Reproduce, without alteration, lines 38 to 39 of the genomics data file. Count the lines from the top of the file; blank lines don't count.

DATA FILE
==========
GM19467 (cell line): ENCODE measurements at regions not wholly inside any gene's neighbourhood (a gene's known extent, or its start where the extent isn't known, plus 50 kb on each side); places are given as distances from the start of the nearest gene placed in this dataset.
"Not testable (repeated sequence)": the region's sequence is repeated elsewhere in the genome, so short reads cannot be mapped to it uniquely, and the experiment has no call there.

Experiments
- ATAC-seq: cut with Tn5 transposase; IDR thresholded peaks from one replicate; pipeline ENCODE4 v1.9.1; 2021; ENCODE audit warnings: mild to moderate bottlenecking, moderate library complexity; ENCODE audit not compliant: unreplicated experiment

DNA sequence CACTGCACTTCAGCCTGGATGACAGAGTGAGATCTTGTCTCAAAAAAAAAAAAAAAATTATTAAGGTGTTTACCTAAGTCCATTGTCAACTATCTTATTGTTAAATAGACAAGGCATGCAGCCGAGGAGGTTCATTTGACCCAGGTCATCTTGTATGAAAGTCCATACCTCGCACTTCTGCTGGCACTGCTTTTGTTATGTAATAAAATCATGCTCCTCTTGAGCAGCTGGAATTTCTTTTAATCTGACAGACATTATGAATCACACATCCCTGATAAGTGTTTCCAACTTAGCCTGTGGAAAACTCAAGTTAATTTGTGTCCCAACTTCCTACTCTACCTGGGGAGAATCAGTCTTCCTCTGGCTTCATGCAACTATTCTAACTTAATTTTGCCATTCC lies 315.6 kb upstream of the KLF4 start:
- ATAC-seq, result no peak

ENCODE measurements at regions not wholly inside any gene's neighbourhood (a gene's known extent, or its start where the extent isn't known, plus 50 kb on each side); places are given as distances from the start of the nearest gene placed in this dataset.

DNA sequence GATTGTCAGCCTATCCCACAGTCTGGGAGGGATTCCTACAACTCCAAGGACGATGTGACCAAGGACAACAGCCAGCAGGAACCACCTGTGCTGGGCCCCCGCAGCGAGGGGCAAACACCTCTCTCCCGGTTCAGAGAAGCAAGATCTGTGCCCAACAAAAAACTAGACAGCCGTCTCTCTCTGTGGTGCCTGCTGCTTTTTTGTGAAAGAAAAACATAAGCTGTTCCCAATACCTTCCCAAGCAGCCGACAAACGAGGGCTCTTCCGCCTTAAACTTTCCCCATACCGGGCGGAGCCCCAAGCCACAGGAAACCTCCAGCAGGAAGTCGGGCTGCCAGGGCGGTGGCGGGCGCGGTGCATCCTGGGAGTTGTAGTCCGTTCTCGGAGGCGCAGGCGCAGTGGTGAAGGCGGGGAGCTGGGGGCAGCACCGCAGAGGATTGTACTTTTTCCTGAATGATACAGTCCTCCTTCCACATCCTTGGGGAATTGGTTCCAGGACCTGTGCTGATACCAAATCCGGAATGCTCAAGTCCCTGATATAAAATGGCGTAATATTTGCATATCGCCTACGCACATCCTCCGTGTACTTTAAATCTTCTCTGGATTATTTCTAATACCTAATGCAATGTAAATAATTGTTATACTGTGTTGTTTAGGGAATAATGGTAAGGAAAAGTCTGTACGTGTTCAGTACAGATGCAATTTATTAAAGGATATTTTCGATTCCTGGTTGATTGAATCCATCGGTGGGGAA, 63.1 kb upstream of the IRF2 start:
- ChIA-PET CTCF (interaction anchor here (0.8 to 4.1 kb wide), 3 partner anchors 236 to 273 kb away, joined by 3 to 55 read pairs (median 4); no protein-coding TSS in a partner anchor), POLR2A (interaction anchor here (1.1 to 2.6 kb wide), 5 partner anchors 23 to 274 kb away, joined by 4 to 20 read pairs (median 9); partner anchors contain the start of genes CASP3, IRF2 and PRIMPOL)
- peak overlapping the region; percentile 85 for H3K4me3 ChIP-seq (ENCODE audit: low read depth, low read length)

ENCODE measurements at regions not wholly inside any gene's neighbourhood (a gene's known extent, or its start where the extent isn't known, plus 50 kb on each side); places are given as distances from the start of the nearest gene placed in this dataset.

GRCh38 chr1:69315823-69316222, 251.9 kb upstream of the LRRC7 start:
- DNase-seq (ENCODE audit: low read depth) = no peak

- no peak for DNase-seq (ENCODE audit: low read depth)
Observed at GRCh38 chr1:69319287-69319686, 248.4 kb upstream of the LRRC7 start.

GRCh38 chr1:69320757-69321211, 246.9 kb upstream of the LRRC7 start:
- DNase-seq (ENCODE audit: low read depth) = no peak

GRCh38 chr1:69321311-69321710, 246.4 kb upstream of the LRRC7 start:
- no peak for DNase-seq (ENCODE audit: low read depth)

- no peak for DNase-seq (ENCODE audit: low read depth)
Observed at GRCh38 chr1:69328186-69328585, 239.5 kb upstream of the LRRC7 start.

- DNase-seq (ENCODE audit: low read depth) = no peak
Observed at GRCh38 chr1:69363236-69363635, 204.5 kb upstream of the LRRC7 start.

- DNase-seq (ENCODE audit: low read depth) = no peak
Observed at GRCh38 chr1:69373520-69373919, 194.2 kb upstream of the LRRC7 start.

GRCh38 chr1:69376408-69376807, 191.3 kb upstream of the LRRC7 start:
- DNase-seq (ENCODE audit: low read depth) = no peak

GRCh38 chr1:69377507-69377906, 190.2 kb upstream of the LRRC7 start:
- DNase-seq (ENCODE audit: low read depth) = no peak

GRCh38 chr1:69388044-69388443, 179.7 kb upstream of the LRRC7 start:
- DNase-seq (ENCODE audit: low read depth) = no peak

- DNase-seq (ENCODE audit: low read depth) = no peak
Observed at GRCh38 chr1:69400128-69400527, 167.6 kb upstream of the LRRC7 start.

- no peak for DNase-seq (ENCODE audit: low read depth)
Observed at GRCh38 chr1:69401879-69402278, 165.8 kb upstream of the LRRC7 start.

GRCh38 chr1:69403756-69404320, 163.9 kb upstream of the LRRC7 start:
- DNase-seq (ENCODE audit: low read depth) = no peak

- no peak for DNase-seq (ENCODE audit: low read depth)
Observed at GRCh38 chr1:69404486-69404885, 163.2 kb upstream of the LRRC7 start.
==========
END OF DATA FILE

- no peak for DNase-seq (ENCODE audit: low read depth)
Observed at GRCh38 chr1:69404486-69404885, 163.2 kb upstream of the LRRC7 start.